Synthesis of ALD Iridium Thin Films on Silicon and Monel K-500 Steel Substrates

Tuesday, 3 October 2017
Prince George's Exhibit Hall D/E (Gaylord National Resort and Convention Center)
P. J. Oelslager (Old Dominion University) and H. Baumgart (Applied Research Center)
Iridium (Ir) thin films have been extensively investigated for a variety of applications. Ir is a potential optical material for Fresnel zone X-ray microchannel plates, and inductive grid filters. It is also a noble metal making it well suited to corrosion resistance in harsh environments

Atomic Layer Deposition (ALD) is considered a special case of chemical vapor deposition (CVD) in that two different chemical precursor materials are alternately introduced into a vacuum chamber where a chemical reaction occurs on the surface of the substrate. This method of thin film growth is self-limiting and conformal and consequently results in precise layer thickness control, stoichiometry, composition, and uniformity across a large surface area. Advantages that are unique to ALD include the ability to grow conformal thin films across complex geometries, and the relatively low temperatures required to achieve film growth.

In this work, iridium metal films were synthesized on silicon (Si) and Monel K-500 alloy substrates by ALD using Iridium (III) acetylacetonate known as Ir(acac)3 or [CH3COCH=C(O-)CH3]3 Ir as precursor 1, and industrial grade O2 as oxidizing reactant. The solid Ir precursor was heated to 150 °C, and the substrate temperature was varied to establish an optimum growth window. The lowest temperature in which Ir growth was found is 200 °C, and the thin film growth rate increased as a function of temperature up to 250 °C. Higher temperatures have not yet been attempted due to equipment constraints. The Monel K-500 steel alloy flat discs were cut from commercially available Monel K-500 bars of ~1 inch diameter.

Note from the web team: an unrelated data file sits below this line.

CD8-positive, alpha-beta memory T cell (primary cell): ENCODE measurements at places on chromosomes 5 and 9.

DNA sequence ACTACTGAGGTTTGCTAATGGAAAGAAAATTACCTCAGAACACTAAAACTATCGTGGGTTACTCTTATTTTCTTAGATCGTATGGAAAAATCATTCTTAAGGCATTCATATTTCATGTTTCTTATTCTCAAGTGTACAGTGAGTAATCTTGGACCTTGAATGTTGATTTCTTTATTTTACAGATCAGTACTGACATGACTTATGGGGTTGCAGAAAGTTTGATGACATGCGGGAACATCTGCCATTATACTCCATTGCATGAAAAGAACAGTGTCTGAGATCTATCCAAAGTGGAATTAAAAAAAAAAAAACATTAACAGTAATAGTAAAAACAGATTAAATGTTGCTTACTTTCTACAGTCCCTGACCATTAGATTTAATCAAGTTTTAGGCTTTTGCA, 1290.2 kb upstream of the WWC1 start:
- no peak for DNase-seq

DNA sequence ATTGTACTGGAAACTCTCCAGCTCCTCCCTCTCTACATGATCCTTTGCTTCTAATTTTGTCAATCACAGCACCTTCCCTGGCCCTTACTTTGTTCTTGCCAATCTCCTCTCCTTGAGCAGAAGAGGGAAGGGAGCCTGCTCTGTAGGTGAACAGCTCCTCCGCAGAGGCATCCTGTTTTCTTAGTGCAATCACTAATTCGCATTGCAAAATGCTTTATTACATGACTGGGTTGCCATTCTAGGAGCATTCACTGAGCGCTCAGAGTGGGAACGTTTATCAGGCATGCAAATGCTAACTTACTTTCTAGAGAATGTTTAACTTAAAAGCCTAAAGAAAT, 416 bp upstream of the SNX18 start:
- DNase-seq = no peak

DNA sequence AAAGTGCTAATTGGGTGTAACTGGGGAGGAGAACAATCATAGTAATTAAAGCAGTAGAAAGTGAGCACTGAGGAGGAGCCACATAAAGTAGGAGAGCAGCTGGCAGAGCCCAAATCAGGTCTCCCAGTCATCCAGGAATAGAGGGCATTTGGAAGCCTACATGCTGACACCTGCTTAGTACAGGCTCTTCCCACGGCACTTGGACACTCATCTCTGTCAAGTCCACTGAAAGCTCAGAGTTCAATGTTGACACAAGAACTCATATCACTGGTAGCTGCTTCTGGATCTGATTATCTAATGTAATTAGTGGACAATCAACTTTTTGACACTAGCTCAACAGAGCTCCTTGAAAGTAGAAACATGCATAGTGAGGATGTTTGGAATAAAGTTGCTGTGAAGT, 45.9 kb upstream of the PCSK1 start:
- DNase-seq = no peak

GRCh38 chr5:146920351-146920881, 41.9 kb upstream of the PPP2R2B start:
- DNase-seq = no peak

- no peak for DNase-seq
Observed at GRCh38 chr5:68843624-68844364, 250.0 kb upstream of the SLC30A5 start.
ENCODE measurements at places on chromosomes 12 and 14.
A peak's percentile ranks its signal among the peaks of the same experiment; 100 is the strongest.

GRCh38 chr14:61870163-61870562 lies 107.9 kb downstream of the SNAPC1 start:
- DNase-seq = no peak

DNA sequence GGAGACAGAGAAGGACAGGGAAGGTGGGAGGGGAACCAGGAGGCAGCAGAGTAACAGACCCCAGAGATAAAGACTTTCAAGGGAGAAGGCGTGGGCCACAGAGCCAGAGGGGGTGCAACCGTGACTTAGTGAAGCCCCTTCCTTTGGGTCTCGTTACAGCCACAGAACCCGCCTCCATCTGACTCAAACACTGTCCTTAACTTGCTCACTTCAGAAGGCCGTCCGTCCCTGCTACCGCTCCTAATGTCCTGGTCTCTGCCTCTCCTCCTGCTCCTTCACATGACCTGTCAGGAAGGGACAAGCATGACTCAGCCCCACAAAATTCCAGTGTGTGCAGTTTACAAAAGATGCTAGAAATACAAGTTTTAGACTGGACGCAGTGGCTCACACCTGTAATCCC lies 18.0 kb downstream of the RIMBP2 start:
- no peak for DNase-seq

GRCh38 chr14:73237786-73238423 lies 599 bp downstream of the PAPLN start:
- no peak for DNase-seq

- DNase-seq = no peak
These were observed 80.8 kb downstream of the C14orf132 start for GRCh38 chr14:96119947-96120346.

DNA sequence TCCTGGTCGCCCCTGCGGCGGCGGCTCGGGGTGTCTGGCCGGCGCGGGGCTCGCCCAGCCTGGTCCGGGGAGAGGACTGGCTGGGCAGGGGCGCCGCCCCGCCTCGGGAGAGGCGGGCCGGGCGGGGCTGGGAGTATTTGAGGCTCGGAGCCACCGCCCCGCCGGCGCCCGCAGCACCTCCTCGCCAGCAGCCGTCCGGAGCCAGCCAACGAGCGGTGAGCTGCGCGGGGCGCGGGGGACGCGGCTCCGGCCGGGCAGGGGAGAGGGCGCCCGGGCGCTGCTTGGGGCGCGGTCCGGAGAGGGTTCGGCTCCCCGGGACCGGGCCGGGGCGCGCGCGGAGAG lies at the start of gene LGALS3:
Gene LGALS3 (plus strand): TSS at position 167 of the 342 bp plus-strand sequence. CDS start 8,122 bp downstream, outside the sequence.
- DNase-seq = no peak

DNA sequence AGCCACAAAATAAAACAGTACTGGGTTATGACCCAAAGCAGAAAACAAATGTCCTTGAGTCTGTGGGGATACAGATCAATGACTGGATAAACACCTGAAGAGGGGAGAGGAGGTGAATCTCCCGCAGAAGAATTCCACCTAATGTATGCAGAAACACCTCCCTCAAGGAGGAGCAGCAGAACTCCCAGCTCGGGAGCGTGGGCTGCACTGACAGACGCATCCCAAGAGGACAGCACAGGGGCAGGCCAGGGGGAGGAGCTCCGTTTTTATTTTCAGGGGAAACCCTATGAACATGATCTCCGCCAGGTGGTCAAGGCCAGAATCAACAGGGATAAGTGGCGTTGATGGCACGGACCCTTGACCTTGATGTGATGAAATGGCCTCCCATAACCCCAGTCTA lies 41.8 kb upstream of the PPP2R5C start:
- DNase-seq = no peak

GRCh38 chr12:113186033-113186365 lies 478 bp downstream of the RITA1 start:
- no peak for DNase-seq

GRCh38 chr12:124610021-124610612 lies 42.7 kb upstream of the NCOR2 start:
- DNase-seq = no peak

In this study we report on the successful synthesis of Ir films on Si and Monel K-500 substrates. Detailed characterization has been performed using X-ray diffraction (XRD) techniques, atomic force microscopy (AFM), and field emission scanning electron microscopy (FE-SEM) of samples which have been notched with focused ion beam (FIB) techniques for cross-sectional film thickness measurements as revealed in Figure 1. The polycrystalline ALD Iridium film exhibited good chemisorption and adhesion to native oxide covered Si substrates, with hydroxyl surface termination. However even with the absence of a SiO2 surface film, the ALD synthesis of Iridium metal films worked equally well on the Monel K-500 steel alloy flat disc substrates and yielded excellent surface coverage.